Balloons, beauties, and visions of Zorrick Piñero Enriquez

The young promising artist from Batangas, Zorrick Piñero Enriquez. All photos were lifted from his Facebook pages with permission.

The molave tree before it is strong and hard and sturdy, it was a small and fragile sapling. And the young artist from the province where kapeng barako, balisong, and burdang Taal were found, Zorrick Piñero Enriquez is like that fragile-looking molave sapling—but you know that in the coming days, he would be strong and sturdy, an artist to watch for.

Enriquez maybe young, but as an artist, he is as tough as the molave tree and as strong as the kapeng barako that scents the early morning of the busy Batangueños and Batangueñas as they prepare for the long day’s work. His skills can be compared to the balisong—sharp and shiny, and can cut even the toughest wood.

The proof of the statement above was his works—all were carefully and beautifully done, almost without a flaw.

Nudes and Skies

Enriquez has two recurring themes in his painting—nude women and the sceneries, particularly the the skies.

“My nude subjects, these images for me are the image of humanity, of God’s genuine creation,” Enriquez shared to the Reluctant Kritik for this blog.

“It calls for the truth; it is what it is even before we received the breath of God. Our body is our life’s pattern. It is the image of God that makes us whole. It is a sanctuary, a vessel for goodness, for everything that is good in this earth. Thus it should be admired, appreciated in every way. And I show my appreciation through art. Showing what is to be provoked so that others will understand my insight for humanity. That humanity is for the Lord, and that the Lord is with us since the beginning,” he said.

Yes, his nudes were sensual, yet without arousing that unwanted feeling of lust. They were rather veiled with certain degree of mystery, as most of his “girls” were hidden, partially, within the shadows. They were like the maidens of someone else’s dream—they were there, yet they remain illusive for you to touch as they’re like that—beautiful creatures living in betwixt the waking and the dream world.

As Jungian analyst and narrator of stories of old, Clarissa Pinkola Estés, Ph.D. said, in her celebrated book, Women Who Run with the Wolves: Myths and Stories of the Wild Woman Archetype (New York: Ballantine Books, 1995):

“The body is multilingual. It speaks through its color and its temperature, the flush of recognition, the glow of love, the ash of pain, the heat of arousal, the coldness of non-conviction. It speaks through its constant tiny dance, sometimes swaying, sometimes a-jitter, sometimes trembling. It speaks through the leaping of the heart, the falling of the spirit, the pit at the center, and rising hope.”

Indeed, the women in Enriquez’s drawings were celebration of one of God’s most intricate, amazing, mysterious, and fragile creations—the female body, which is both the fountain of life and of death, depending on how you would view it.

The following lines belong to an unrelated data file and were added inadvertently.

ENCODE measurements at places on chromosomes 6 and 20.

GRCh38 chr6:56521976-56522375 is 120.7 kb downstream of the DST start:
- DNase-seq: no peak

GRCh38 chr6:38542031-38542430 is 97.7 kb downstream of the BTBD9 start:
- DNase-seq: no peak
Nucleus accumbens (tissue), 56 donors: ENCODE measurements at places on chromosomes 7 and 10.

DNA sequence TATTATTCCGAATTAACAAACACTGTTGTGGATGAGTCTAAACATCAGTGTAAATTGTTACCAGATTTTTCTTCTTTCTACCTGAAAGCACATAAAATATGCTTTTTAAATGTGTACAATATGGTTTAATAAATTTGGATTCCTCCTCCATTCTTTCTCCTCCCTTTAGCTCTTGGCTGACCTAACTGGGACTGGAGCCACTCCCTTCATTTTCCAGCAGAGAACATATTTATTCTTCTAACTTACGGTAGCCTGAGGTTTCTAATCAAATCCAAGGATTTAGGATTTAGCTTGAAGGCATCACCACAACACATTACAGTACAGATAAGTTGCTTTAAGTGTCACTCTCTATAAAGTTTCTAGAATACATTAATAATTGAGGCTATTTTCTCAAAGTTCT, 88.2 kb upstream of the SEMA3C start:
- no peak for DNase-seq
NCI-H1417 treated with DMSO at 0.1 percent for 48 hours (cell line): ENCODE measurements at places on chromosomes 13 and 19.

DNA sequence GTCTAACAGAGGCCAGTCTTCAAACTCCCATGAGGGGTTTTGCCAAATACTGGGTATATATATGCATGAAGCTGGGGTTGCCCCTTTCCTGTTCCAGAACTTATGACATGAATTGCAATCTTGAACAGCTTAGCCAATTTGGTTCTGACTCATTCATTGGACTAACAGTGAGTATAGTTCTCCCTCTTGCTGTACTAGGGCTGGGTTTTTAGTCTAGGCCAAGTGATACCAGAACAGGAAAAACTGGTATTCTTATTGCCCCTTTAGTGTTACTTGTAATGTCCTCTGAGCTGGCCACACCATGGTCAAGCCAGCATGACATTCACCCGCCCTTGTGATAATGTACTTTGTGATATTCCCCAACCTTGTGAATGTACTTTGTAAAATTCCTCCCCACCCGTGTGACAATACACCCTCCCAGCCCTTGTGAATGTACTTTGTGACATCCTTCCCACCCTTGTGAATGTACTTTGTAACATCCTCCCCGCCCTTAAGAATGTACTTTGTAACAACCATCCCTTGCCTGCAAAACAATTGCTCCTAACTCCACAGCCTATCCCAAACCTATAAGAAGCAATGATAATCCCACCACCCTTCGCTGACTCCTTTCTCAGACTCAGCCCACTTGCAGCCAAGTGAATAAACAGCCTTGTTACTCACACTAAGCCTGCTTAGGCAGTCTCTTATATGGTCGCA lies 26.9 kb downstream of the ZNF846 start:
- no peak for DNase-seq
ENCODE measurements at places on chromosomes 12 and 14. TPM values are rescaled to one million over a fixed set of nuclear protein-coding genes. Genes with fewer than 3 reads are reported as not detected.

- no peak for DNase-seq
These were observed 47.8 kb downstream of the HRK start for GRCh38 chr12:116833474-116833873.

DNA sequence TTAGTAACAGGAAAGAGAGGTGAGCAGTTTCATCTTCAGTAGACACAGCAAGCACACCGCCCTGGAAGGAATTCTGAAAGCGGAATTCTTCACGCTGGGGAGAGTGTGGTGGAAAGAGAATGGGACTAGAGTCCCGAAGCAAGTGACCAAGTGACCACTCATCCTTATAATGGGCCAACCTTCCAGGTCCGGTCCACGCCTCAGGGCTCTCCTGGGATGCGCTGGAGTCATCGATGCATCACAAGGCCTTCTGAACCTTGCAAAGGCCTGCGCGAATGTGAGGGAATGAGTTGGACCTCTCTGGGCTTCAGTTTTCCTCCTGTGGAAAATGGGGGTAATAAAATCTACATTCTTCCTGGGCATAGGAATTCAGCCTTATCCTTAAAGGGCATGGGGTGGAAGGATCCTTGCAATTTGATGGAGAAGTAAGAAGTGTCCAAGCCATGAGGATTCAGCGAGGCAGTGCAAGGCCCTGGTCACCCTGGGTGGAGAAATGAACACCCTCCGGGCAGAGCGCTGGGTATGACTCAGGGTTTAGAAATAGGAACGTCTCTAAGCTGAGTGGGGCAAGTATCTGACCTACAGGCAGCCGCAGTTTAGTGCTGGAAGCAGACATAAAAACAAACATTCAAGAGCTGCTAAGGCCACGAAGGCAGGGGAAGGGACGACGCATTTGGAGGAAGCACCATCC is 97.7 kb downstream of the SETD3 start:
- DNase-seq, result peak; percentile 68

His girls, just like those fields and seas and skies that he’s painting, they were also accompanied by that red balloon—the symbol of freedom and of flight and that of simple happiness that a kid can get, as his mom buys him one.

According to one website, balloons signify joy, happiness, and love, and in actuality, they spread the message of enthusiasm and liveliness. But for the balloons that appear in his painting, Enriquez gives a deeper meaning to it.

“If you’ll notice, in every artwork, there’s this highlight. Mine, would be my balloons. Balloons signify my gratefulness to the Lord, for the talent he bestowed upon me. Every balloon has its own meaning and purpose, every color has its own specific emotion into it and every sky it flies up to has its own message. It started with an apparition, God who’s holding my hand as we freely walk without a target destination. I couldn’t see His face clearly because He’s all covered with light, light that warms my heart; this apparition didn’t just happen once, but twice. Before I’d thought that I’ll be entering priesthood, but instead my feet brought me to the field of art. But I knew that those apparitions contain message for my humanity, for my purpose, and that is for me to discover,” Enriquez explained.

Visions and Awakenings

Artists, just like mystics and prophets, definitely are visionaries. They can serve as mediums of divine messages, of forewarnings, and omens. Just like what the great Austrian psychoanalyst and author, Carl Gustav Jung (26 July 1875 – 06 June 1961) has said,

“Your visions will become clear only when you can look into your own heart. Who looks outside, dreams; who looks inside, awakes.”

In his art, this young artist from the province where balisong, kapeng barako, and beautiful sceneries and celebrations and people abound does not only share about his dream but also his awakenings and realizations. And for me, as a critic, that is great. For artists, I believe, should not only be sharing about beauty, but their dreams and aspirations, even their failures and defeat, so that they can be a good reflection of the humanness of humanity.

In so many times that I have seen his work, in a galleries or in pictures posted in his social media account, I can’t help but reflect about my own visions, my own humanity, my own strength and fragility. For reflecting to oneself is also giving birth to one, as Erich Fromm (23 March 1900 – 18 March 1980):

“Man’s main task is to give birth to himself.”

And I am thankful that in this lifetime, I have seen such an effective mirror to reflect on, and that mirror is Zorrick Piñero Enriquez’s works.



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